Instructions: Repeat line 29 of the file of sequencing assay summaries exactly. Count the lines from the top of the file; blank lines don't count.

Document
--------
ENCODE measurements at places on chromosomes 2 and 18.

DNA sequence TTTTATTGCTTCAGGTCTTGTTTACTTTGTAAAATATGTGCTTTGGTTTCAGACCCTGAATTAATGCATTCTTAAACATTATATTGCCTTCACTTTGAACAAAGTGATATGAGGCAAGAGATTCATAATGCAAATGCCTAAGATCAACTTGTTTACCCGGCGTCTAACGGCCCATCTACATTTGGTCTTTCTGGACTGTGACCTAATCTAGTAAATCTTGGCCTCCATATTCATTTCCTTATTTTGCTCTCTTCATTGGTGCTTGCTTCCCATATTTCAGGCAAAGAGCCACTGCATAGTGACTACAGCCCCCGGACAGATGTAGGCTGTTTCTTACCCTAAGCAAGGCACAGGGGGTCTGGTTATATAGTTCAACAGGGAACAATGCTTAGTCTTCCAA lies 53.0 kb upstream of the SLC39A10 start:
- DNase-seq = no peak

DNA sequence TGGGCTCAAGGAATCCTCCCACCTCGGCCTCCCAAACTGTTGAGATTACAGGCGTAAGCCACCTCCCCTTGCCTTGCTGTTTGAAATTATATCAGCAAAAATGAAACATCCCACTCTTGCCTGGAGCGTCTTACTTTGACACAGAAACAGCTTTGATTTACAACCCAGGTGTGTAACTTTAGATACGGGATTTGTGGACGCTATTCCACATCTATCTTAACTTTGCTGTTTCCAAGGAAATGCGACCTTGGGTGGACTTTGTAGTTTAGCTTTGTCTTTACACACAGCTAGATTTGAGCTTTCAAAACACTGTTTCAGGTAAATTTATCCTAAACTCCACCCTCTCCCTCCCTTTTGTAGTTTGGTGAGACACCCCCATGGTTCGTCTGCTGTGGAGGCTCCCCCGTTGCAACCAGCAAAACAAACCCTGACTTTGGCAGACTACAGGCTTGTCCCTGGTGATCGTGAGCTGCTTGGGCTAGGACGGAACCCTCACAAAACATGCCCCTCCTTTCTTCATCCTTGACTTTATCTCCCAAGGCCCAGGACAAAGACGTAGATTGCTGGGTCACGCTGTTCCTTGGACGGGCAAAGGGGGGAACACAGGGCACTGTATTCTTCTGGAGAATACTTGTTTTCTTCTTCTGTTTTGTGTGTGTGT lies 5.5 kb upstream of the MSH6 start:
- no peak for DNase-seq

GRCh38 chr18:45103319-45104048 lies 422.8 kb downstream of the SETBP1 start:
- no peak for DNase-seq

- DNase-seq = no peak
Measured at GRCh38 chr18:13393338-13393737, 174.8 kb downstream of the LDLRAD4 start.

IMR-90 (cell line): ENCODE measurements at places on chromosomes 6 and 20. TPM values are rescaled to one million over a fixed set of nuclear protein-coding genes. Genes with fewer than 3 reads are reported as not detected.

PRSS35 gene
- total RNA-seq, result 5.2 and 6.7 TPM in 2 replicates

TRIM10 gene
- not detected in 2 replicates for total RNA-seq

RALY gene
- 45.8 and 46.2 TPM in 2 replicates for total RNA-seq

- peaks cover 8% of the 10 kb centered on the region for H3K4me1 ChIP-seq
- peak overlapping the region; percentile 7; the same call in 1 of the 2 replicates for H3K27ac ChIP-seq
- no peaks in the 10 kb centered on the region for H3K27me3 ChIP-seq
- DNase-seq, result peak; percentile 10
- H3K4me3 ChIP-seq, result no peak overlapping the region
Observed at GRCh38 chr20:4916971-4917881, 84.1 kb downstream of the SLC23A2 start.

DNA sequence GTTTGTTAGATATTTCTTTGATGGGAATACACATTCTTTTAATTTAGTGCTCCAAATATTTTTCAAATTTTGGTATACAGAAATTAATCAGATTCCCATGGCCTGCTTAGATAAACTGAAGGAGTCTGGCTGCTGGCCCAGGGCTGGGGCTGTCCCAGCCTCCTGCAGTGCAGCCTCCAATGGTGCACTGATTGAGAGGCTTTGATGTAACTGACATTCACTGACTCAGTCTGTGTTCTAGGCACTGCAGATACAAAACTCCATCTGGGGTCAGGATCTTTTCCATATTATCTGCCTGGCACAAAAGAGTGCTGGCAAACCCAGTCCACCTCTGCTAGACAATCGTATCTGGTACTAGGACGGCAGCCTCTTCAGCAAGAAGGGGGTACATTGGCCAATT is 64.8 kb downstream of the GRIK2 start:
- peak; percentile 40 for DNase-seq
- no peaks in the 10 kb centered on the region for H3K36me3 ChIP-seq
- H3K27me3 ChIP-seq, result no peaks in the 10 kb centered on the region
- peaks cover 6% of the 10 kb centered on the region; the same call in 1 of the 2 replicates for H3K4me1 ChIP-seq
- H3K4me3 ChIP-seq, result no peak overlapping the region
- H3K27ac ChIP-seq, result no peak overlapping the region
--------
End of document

- H3K27ac ChIP-seq, result no peak overlapping the region